David E. Smith, MD, FASAM, FAACT and Leigh Dickerson Davidson, AD


Last November, those of a certain age were sadly reminded of the death of President John F. Kennedy fifty years ago in 1963. While we’re now learning of his flaws, in the early 1960s many of us saw in Kennedy’s relative youth and energy the start of a new era. Shortly before his death, President Kennedy signed a bill authorizing funding for mental health programs. It was never fully funded. Some have said that President Kennedy’s assassination launched the notion of
“Question Authority” so popular in the years that followed and the beginnings of the lack of trust in our government.

Later in San Francisco in the ‘60s, we saw those concepts blossom. As the media spread the word of the marijuana/LSD/sex/rock ’n roll-infused Haight Ashbury neighborhood, the City decided that if it simply ignored the needs of the young people coming its way – they would turn around and leave. Recognizing a looming public health crisis, the lead author rallied colleagues at the University of California San Francisco, the San Francisco Medical Society and others to open the Haight Ashbury Free Medical Clinic in June of 1967 with the philosophy “Health care is a right, not a privilege.” We were immediately inundated with young people who needed treatment for an assortment of ills, including infections, fractures, lacerations, burns, scabies/crabs/lice infestations, dental issues, sexually transmitted diseases, and malnutrition, as well as pregnancies, and saw about 250 patients in the first 24 hours. To our surprise, we also became a haven for those facing the terrible dark side of the drugs they’d ingested – too much pot, too much acid, too much amphetamine, too much heroin. The narcs watched us from across the street, but decided we really weren’t selling or encouraging the use of drugs, and left us alone (we had a big sign at the top of the stairs to the Clinic – “No Dealing, No Holding, No Using”).

Rock ‘n’ roll kept the Clinic alive. Rock impresario Bill Graham organized benefit concerts to fund the Clinic, headlining such then-local acts as the Grateful Dead, Janis Joplin, and Creedence Clearwater Revival – and even rock royalty George Harrison of the Beatles. Our Rock Medicine program provided medical and crisis intervention services at small venues like the Fillmore Auditorium and large stadiums like the Oakland Coliseum, building on and refining the Clinic’s pioneering of the art of talkdown with LSD trippers.

In the early 1970s, somewhat astonishingly to the anti-Vietnam War generation, President Richard Nixon set up a White House office
for drug education and treatment, in part because so many soldiers were coming back from Southeast Asia addicted to heroin. The Clinic received a large grant for treatment and education, which allowed us to continue to develop our outpatient treatment of addicts, which at the time was illegal in California. Increasingly, the bulk of those funds have gone to the war on drugs, with education and treatment now allocated a relative pittance.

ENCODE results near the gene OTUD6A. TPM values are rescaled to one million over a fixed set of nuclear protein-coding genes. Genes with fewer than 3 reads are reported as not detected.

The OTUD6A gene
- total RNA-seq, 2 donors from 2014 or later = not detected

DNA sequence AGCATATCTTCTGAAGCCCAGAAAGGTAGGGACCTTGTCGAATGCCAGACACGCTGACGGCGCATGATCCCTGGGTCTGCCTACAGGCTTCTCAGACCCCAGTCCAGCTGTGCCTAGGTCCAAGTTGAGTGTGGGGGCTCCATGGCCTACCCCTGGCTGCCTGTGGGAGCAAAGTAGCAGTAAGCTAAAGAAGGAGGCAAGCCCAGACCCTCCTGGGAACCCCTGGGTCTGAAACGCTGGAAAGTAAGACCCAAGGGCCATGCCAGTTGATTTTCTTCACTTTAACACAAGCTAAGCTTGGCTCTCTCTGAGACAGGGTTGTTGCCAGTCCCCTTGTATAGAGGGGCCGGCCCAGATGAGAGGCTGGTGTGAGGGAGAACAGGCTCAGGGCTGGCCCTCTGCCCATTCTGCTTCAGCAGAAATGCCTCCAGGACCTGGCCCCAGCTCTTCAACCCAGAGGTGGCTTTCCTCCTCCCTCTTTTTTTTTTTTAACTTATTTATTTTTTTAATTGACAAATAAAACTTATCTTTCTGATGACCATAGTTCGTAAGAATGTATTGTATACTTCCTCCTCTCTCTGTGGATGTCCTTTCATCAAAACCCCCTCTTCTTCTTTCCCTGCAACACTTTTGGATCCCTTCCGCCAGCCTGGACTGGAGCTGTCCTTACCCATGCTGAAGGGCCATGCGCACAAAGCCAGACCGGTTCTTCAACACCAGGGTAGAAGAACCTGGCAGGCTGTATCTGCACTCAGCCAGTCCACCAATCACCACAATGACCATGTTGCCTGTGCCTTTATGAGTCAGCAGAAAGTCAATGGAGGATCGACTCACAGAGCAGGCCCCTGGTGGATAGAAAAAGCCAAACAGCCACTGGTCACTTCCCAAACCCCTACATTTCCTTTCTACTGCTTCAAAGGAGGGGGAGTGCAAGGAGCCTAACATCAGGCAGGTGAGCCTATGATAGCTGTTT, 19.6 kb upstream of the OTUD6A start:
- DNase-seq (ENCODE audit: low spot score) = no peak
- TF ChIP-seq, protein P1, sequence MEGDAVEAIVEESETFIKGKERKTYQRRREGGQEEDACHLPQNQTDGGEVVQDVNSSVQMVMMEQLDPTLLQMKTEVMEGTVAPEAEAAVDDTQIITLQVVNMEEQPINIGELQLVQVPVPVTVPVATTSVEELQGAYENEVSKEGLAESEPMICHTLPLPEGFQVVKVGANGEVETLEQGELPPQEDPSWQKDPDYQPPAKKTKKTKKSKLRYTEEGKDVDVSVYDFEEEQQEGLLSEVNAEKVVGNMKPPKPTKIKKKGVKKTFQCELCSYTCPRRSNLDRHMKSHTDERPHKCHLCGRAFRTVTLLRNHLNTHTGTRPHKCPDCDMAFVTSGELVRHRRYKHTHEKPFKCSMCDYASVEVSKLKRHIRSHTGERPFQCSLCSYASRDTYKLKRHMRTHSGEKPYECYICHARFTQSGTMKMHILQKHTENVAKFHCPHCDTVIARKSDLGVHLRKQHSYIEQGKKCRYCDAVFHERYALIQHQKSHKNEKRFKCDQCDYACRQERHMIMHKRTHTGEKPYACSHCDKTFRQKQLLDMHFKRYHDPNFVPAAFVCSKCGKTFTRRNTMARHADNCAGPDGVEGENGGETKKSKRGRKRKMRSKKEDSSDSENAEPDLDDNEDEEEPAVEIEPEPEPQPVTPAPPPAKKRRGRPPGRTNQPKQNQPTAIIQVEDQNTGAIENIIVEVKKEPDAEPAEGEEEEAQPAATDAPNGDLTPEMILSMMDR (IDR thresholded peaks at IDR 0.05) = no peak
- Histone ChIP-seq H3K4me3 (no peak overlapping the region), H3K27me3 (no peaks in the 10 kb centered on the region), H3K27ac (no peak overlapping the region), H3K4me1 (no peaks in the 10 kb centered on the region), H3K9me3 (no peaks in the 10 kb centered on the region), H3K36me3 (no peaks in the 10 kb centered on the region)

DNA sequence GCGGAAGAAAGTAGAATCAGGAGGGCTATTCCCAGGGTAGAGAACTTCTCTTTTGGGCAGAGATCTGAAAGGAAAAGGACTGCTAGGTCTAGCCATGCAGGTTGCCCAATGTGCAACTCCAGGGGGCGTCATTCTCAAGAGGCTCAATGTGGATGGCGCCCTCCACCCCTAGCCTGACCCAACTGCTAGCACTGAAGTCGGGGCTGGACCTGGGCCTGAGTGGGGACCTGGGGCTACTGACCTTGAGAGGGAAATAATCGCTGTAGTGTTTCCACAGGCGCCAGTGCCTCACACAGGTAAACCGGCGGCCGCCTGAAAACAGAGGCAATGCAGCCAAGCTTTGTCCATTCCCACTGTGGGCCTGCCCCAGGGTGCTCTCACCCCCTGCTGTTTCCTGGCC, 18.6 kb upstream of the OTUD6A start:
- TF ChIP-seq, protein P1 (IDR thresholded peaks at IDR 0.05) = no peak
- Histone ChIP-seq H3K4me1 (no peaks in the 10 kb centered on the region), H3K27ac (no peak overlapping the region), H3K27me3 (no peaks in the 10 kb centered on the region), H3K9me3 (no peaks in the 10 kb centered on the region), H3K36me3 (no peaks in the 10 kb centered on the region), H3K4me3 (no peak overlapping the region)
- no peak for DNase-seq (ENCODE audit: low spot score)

In the late 1970s, we borrowed a page from Alcoholics Anonymous, which at the time wasn’t too welcoming of drug addicts to its meetings, and started the first Narcotics Anonymous groups patterned on AA’s philosophy and structure at the Clinic’s Drug Detoxification, Treatment and Aftercare program. NA spread primarily on the West Coast and expanded across the country.

We have seen some progress. Drug addiction is losing some of its stigma and criminalization and becoming increasingly recognized as a brain disease. The American Society of Addiction Medicine ( has recently formulated a definition that states in part:

Addiction is a primary, chronic disease of brain reward, motivation, memory and related circuitry. Dysfunction in these circuits leads to characteristic biological, psychological, social and spiritual manifestations. This is reflected in an individual pathologically pursuing reward and/or relief by substance use and other behaviors.

Addiction is characterized by inability to consistently abstain, impairment in behavioral control, cravings, diminished recognition
of significant problems with one’s behaviors and interpersonal relationships, and a dysfunctional emotional response. Like other chronic diseases, addiction often involves cycles of relapse and remission. Without treatment or engagement in recovery activities, addiction is progressive and can result in disability or premature death.

In 2008, President George W. Bush signed the Wellstone-Domenici Mental Health Parity and Addiction Equity Act, requiring that mental illness be granted care on a par with physical illness. In 2010, President Barack Obama signed the Affordable Care Act, further establishing parity for mental health treatment, among a host of other regulations. How this legislation will play out remains to be seen, but various scenarios are possible and we may see a process of trial and error as new systems of care are developed for substance use disorders.